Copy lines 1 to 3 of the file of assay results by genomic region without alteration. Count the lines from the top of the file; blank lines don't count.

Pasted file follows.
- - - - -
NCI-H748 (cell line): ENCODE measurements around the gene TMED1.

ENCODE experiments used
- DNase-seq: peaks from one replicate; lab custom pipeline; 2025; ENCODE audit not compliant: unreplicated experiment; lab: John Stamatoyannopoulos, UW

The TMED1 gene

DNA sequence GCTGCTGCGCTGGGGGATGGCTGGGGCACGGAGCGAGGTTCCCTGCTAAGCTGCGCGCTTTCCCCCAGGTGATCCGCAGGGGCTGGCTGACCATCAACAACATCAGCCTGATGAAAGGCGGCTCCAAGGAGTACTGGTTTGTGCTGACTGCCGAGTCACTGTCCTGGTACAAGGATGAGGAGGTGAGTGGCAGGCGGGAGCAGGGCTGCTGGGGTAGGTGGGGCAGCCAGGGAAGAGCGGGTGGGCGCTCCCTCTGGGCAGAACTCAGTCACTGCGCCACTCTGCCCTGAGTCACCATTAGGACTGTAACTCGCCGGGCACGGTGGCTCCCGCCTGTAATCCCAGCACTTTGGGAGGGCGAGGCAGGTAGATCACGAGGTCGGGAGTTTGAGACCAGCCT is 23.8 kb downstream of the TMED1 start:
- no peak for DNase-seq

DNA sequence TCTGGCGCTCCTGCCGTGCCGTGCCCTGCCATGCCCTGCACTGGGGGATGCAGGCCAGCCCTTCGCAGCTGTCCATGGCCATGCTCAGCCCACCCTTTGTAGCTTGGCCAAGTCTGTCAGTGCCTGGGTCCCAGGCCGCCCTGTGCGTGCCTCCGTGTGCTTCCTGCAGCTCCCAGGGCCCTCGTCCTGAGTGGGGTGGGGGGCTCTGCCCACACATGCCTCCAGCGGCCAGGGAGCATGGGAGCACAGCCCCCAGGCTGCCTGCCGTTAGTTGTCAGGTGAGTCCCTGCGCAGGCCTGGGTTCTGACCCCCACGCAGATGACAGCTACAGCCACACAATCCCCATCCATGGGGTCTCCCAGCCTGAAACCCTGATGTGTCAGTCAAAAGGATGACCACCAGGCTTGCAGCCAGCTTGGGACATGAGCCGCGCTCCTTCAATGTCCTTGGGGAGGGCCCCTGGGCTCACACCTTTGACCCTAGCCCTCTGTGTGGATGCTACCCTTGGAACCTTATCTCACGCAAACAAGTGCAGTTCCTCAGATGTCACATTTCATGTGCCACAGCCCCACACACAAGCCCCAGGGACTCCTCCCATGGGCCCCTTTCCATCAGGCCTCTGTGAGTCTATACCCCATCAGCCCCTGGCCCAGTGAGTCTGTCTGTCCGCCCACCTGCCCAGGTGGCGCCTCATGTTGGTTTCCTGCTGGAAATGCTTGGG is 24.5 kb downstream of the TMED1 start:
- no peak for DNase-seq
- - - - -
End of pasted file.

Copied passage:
NCI-H748 (cell line): ENCODE measurements around the gene TMED1.

ENCODE experiments used
- DNase-seq: peaks from one replicate; lab custom pipeline; 2025; ENCODE audit not compliant: unreplicated experiment; lab: John Stamatoyannopoulos, UW